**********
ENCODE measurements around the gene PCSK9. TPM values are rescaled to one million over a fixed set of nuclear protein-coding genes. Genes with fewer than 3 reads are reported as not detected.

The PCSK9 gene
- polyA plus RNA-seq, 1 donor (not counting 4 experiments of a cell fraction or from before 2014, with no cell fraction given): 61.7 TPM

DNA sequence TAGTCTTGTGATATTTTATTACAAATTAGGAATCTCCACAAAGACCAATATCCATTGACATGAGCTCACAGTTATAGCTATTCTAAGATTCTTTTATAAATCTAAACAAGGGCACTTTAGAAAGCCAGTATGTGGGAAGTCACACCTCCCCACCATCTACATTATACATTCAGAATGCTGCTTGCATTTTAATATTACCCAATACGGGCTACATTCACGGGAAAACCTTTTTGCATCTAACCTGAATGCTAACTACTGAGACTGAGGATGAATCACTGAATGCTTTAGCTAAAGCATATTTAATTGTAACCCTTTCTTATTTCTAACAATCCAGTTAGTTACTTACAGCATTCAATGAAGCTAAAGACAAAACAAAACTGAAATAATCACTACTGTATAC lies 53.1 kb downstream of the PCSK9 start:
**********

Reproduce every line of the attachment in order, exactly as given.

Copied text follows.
ENCODE measurements around the gene PCSK9. TPM values are rescaled to one million over a fixed set of nuclear protein-coding genes. Genes with fewer than 3 reads are reported as not detected.

The PCSK9 gene
- polyA plus RNA-seq, 1 donor (not counting 4 experiments of a cell fraction or from before 2014, with no cell fraction given): 61.7 TPM

DNA sequence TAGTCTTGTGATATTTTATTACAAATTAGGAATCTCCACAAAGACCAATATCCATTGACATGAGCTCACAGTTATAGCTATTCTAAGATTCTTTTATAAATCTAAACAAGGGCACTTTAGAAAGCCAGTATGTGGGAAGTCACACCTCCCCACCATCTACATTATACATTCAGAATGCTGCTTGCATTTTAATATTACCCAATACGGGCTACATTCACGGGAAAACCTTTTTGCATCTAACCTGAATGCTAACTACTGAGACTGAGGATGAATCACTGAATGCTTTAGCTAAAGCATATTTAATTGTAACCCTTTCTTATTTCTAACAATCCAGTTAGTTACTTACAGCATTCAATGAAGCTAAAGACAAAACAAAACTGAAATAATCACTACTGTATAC lies 53.1 kb downstream of the PCSK9 start: